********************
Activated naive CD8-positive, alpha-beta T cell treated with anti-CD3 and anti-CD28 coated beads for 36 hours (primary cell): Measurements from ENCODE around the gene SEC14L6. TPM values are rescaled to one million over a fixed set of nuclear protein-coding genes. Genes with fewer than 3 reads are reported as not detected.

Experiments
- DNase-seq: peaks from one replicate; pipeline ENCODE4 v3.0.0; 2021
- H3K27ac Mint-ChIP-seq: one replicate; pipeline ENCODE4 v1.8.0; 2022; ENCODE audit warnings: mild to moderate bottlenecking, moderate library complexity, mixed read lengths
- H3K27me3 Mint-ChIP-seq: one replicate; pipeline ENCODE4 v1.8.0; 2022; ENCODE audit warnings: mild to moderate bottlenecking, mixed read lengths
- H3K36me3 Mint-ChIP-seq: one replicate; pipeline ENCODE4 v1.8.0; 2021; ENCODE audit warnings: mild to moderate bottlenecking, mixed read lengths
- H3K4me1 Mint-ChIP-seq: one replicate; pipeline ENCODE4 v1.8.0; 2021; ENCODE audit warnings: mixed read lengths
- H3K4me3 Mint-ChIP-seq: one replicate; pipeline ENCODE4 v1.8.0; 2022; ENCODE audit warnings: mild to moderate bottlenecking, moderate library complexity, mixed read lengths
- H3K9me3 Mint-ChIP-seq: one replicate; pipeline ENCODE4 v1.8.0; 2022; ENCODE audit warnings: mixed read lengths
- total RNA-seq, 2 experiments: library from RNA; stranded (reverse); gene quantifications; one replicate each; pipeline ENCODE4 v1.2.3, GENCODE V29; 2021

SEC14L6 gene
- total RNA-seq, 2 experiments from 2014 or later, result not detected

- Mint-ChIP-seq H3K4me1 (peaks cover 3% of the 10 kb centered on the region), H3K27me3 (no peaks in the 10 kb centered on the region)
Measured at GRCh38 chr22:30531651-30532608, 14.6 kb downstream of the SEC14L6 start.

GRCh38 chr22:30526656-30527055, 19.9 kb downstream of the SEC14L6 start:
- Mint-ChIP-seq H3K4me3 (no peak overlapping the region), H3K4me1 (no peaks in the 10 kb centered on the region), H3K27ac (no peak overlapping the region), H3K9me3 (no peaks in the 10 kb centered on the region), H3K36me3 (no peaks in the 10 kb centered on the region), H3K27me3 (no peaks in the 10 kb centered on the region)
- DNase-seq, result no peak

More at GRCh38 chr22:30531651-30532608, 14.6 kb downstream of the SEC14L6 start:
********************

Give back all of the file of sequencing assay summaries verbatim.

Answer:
Activated naive CD8-positive, alpha-beta T cell treated with anti-CD3 and anti-CD28 coated beads for 36 hours (primary cell): Measurements from ENCODE around the gene SEC14L6. TPM values are rescaled to one million over a fixed set of nuclear protein-coding genes. Genes with fewer than 3 reads are reported as not detected.

Experiments
- DNase-seq: peaks from one replicate; pipeline ENCODE4 v3.0.0; 2021
- H3K27ac Mint-ChIP-seq: one replicate; pipeline ENCODE4 v1.8.0; 2022; ENCODE audit warnings: mild to moderate bottlenecking, moderate library complexity, mixed read lengths
- H3K27me3 Mint-ChIP-seq: one replicate; pipeline ENCODE4 v1.8.0; 2022; ENCODE audit warnings: mild to moderate bottlenecking, mixed read lengths
- H3K36me3 Mint-ChIP-seq: one replicate; pipeline ENCODE4 v1.8.0; 2021; ENCODE audit warnings: mild to moderate bottlenecking, mixed read lengths
- H3K4me1 Mint-ChIP-seq: one replicate; pipeline ENCODE4 v1.8.0; 2021; ENCODE audit warnings: mixed read lengths
- H3K4me3 Mint-ChIP-seq: one replicate; pipeline ENCODE4 v1.8.0; 2022; ENCODE audit warnings: mild to moderate bottlenecking, moderate library complexity, mixed read lengths
- H3K9me3 Mint-ChIP-seq: one replicate; pipeline ENCODE4 v1.8.0; 2022; ENCODE audit warnings: mixed read lengths
- total RNA-seq, 2 experiments: library from RNA; stranded (reverse); gene quantifications; one replicate each; pipeline ENCODE4 v1.2.3, GENCODE V29; 2021

SEC14L6 gene
- total RNA-seq, 2 experiments from 2014 or later, result not detected

- Mint-ChIP-seq H3K4me1 (peaks cover 3% of the 10 kb centered on the region), H3K27me3 (no peaks in the 10 kb centered on the region)
Measured at GRCh38 chr22:30531651-30532608, 14.6 kb downstream of the SEC14L6 start.

GRCh38 chr22:30526656-30527055, 19.9 kb downstream of the SEC14L6 start:
- Mint-ChIP-seq H3K4me3 (no peak overlapping the region), H3K4me1 (no peaks in the 10 kb centered on the region), H3K27ac (no peak overlapping the region), H3K9me3 (no peaks in the 10 kb centered on the region), H3K36me3 (no peaks in the 10 kb centered on the region), H3K27me3 (no peaks in the 10 kb centered on the region)
- DNase-seq, result no peak

More at GRCh38 chr22:30531651-30532608, 14.6 kb downstream of the SEC14L6 start: